But if you don’t let die what needs to, there’s no room for something new to grow.

The question is, how do you learn to recognize when something’s time has come? When do you pick up the knife?

Pruning is an art that has to be practiced, like any other art. Often the guiding principle is to open the tree up to as much light as possible. I once read something helpful, I don’t recall where: “Cut off the branch that has no singing left in it.”

Translating this into my own symbolic life language, I’d say this: Hold the knife with care. Give thanks to what once sustained you but no longer does. Then, with intention and respect, cut off the branch that has no ringing left in it. Let it die. Let yourself mourn. And then walk on.

New branches will grow. New buds will bloom. New bells will rise and ring, because you’ve purposefully shaped your life to let in new light.

Spring bursts from winter. 
Always.


7:30 BELLS Posts run every Tuesday.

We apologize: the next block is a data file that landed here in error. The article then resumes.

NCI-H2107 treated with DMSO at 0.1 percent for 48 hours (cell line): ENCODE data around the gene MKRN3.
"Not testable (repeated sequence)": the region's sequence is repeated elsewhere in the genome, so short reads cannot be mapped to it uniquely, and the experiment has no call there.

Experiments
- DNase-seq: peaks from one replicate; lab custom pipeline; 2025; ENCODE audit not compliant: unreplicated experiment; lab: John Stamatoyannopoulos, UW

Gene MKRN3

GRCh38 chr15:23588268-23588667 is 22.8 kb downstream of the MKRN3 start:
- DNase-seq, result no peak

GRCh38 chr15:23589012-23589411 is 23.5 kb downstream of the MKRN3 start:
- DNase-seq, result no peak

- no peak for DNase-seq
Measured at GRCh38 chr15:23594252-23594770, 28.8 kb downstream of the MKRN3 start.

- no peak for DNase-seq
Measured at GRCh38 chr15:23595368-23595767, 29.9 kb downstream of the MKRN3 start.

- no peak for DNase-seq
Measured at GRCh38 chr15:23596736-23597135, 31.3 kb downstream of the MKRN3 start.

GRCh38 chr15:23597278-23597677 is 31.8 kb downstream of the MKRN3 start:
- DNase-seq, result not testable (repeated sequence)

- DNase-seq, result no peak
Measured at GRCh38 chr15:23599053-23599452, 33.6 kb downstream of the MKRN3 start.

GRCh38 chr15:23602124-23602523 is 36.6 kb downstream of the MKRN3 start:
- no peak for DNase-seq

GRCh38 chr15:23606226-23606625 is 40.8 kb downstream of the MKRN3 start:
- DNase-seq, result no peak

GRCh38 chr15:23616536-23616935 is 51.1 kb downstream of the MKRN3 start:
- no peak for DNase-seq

Join us on April 12 when author Kevan J. Atteberry shares what makes him ring, resonate, and feel alive.

Tuesday, March 8, 2016

Hearing the Bells: 7:30 BELLS Guest Post by Elizabeth Rose Stanton

I'm happy to share this guest post by author illustrator Elizabeth Rose Stanton. And no doubt about it, she is an AMAZING artist!

For years I didn’t think I was meant to be an artist. Looking back on it I knew in my heart I wanted to be one but didn’t, for one reason or another, take it seriously.

I should have known, though, the first time I heard those bells go off. I distinctly remember the moment. I don’t remember exactly how old I was . . . maybe twelve? I was alone in my room, it was late and I was supposed to be asleep. I had a pencil, a pad of lined paper, and a photograph of something I wanted to capture. Then it happened. Without being entirely conscious of it, I had broken down an image to an abstraction, and reassembled it into ART! It was exhilarating and powerful. Bells and whistles went off!

I heard those bells, loud and clear that night, and I felt them . . . but I didn’t heed them. I didn’t know exactly what to do with my newfound superpower. I suppose it was because I didn’t have a frame of reference at the time. I suppose, too, it was because I grew up in a household that, while otherwise encouraging, didn’t value the notion of a professional life devoted to art.